Allometric models for the estimation of leaf area and dry weight from sapwood and heartwood area in black locust (R. pseudacacia)
- 1ena Investment Management, Xanthi, Greece (firstname.lastname@example.org)
- 2Forest Research Institute, Hellenic Agricultural Organization Demeter, Thessaloniki, Greece (email@example.com, firstname.lastname@example.org)
- 3Department of Forestry and Management of the Environment and Natural Resources, Democritus University of Thrace, Orestiada, Greece (email@example.com)
Allometric equations relating a tree’s vascular system with its leaf area and dry weight are developed for numerous forest species, in order to link their hydraulic architecture to carbon and biomass allocation. In 1964, Shinozaki et al. published the Pipe Model Theory (PMT) according to which, a given amount of leaves is supported by and is directly proportional to the area of the conductive tissue of the trunk. The present study aimed at testing whether PMT applies for R. pseudacacia plantations established for restoration and carbon sequestration purposes. A total of 25 trees of black locust grown at the restored former open-cast mining areas of the lignite center of the Hellenic Public Power Corporation (HPPC) in Ptolemaida and Aminteo, NW Greece, were destructively sampled. For each tree we determined its leaf area, foliage dry weight, diameter at breast height, as well as the cross-sectional areas of the trunk, the sapwood and the current sapwood at the stump height (0.30m), the breast height (1.3m), in the middle of the stem, at the base of live crown, at 1/3 and 2/3 of the length of the crown. The relationships of leaf area and foliage dry weight with the different cross-sectional areas at the selected stem heights were tested with simple and multiple linear regression models at p<0.001.
Among all tested relationships, PMT was more strongly verified by the linear relationship estimating both leaf area and foliage dry weight by the total cross-sectional area at the middle of the stem (R2=0.81). Sapwood area was found to be a less strong estimator of leaf area and foliage dry weight. The best relationships between sapwood area and leaf area / foliage were established when measured at the 1/3 of the length of the crown (R2=0.70 and 0.77, for leaf area and dry weight, respectively). The widely used relationship of sapwood at breast height to both leaf area and weight was less strong in our study (R2=0.66 and 0.68, for leaf area and dry weight, respectively). Furthermore, our results were not consistent with the theory of Shinozaki et al. (1964) that the ratio of leaf area to sapwood area increases from the top of the tree to the base of crown, where it is stabilized until breast height. These deviations may be due to the age of the studied plantations which does not exceed 30 years and the properties of the growth substrate consisting mainly of depositions from the extraction of lignite. The strongest allometric models for the estimation of leaf area and weight by tree diameter were built at breast height (R2=0.72) and at the base of live crown (R2=0.73), respectively. In addition, the trees’ diameter at the base of live crown could be reliably estimated by their diameter at breast height (R2=0.78). Our results were only partly consistent with the PMT. However, the established relationships may be useful for modelling and assessment of carbon allocation, water balance and growth of black locust plantations in restoration sites.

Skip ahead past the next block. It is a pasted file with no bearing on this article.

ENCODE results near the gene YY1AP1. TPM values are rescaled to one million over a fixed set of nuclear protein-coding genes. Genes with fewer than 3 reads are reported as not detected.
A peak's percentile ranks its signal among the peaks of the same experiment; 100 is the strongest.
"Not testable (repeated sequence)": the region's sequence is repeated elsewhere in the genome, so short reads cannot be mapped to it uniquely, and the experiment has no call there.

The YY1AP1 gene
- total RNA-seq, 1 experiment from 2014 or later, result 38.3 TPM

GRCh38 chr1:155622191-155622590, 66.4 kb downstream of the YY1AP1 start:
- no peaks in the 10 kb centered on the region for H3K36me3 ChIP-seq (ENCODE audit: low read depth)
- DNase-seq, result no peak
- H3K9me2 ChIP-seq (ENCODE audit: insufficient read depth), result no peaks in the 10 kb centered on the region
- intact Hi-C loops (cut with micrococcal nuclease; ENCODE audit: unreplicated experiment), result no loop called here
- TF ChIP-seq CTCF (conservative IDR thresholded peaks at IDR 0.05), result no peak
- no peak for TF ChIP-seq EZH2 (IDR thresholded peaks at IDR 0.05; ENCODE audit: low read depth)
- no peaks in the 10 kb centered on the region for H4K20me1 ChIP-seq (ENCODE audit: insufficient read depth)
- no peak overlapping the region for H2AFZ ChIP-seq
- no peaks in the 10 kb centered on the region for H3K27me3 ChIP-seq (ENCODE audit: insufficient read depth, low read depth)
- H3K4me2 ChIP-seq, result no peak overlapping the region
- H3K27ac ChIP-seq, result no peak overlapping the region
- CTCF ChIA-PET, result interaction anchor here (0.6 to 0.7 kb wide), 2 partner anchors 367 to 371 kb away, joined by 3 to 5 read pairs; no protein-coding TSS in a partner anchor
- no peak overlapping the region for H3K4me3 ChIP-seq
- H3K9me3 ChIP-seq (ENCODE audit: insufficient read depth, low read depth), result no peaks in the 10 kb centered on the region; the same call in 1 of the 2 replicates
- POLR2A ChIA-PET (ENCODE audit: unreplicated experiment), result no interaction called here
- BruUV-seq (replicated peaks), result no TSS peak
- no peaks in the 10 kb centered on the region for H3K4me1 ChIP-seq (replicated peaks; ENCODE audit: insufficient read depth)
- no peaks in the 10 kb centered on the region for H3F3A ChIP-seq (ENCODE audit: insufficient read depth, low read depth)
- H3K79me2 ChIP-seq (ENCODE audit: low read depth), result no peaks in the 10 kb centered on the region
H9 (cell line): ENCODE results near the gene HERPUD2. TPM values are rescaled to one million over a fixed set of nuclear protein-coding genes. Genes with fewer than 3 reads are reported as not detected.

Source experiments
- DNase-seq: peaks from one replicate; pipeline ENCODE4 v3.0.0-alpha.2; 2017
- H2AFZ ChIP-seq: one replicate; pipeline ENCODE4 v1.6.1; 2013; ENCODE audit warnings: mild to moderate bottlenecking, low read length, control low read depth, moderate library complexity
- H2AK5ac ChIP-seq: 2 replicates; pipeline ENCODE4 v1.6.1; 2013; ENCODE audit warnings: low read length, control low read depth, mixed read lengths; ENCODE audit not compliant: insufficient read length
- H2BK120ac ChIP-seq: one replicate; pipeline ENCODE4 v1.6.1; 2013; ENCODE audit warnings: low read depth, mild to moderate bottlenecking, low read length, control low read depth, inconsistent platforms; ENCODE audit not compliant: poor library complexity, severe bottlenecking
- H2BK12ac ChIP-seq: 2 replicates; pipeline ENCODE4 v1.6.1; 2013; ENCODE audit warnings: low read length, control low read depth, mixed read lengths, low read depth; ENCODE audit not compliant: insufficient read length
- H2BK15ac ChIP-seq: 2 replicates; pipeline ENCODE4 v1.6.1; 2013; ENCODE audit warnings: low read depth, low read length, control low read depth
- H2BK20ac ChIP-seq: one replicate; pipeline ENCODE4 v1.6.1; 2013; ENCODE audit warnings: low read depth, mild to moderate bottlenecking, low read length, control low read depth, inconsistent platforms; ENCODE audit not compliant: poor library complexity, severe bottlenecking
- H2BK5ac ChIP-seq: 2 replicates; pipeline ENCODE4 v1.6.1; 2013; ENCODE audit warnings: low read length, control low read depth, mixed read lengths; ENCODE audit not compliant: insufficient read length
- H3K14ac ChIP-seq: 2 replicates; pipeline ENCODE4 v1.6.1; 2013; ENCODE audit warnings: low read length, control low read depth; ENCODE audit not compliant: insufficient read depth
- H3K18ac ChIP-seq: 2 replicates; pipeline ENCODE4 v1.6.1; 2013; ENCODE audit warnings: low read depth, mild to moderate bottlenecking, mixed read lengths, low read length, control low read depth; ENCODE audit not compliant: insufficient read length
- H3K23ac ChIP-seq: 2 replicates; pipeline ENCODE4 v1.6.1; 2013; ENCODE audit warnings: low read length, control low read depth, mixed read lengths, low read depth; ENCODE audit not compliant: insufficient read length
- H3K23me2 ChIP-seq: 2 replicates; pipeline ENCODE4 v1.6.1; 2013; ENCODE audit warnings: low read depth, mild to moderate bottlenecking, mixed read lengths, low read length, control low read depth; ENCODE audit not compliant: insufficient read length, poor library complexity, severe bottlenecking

How to cite: Tziaferidis, S. R., Spyroglou, G., Fotelli, M., and Radoglou, K.: Allometric models for the estimation of leaf area and dry weight from sapwood and heartwood area in black locust (R. pseudacacia), EGU General Assembly 2021, online, 19–30 Apr 2021, EGU21-3999, https://doi.org/10.5194/egusphere-egu21-3999, 2021.